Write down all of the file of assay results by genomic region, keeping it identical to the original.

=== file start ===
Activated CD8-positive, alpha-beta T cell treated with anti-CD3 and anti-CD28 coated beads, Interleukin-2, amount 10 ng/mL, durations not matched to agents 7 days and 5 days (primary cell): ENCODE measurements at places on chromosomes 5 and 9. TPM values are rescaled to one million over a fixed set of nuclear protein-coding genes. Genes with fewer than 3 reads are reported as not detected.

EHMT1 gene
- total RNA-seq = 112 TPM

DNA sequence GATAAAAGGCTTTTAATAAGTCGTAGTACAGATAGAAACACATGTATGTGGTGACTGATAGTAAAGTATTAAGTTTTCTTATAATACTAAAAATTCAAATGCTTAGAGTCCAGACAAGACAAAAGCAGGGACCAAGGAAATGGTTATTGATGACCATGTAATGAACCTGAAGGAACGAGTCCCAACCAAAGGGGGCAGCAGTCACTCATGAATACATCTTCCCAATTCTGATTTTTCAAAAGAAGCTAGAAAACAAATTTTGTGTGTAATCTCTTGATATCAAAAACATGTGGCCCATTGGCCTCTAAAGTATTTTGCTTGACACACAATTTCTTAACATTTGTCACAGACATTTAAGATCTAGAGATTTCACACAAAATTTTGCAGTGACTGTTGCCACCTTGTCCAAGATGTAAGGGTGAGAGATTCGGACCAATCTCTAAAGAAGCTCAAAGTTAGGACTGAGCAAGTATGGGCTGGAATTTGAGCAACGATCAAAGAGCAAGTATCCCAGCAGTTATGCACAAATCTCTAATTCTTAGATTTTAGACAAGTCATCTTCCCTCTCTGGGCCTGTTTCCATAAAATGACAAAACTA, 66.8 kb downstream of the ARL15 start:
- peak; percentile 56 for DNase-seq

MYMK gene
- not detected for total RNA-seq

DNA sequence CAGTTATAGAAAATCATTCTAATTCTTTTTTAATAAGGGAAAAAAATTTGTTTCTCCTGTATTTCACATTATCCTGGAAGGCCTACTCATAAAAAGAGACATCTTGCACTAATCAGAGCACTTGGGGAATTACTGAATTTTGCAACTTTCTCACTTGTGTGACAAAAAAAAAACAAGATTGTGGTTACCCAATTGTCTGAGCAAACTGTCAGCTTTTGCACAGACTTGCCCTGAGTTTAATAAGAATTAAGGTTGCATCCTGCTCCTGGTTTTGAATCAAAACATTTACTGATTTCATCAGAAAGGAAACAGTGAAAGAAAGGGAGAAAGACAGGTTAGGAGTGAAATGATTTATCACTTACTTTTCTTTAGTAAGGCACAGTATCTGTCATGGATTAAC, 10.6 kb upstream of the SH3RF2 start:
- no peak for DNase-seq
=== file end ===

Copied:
Activated CD8-positive, alpha-beta T cell treated with anti-CD3 and anti-CD28 coated beads, Interleukin-2, amount 10 ng/mL, durations not matched to agents 7 days and 5 days (primary cell): ENCODE measurements at places on chromosomes 5 and 9. TPM values are rescaled to one million over a fixed set of nuclear protein-coding genes. Genes with fewer than 3 reads are reported as not detected.

EHMT1 gene
- total RNA-seq = 112 TPM

DNA sequence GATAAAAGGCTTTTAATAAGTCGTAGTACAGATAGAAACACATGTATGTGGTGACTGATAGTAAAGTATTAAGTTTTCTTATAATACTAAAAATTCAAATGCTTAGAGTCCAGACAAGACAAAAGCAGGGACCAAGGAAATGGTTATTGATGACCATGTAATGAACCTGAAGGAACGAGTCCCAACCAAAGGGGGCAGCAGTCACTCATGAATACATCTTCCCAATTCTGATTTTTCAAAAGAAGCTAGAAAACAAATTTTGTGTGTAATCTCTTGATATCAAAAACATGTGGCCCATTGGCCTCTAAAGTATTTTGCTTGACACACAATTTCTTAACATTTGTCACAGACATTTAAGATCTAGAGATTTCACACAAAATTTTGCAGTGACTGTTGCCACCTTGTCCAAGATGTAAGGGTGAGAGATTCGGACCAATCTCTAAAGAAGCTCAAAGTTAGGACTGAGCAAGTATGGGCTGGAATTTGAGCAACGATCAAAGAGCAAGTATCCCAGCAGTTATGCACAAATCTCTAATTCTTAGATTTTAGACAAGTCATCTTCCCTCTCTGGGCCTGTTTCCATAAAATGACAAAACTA, 66.8 kb downstream of the ARL15 start:
- peak; percentile 56 for DNase-seq

MYMK gene
- not detected for total RNA-seq

DNA sequence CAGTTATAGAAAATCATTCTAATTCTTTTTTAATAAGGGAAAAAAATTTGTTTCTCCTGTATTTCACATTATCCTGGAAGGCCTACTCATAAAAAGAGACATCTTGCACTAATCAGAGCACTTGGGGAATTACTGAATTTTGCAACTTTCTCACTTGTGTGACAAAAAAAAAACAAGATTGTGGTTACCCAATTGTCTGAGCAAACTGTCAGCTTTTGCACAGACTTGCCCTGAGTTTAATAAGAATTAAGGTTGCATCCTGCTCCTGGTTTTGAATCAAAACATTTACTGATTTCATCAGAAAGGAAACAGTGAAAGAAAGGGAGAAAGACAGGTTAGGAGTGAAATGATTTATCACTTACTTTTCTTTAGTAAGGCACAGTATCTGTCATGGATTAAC, 10.6 kb upstream of the SH3RF2 start:
- no peak for DNase-seq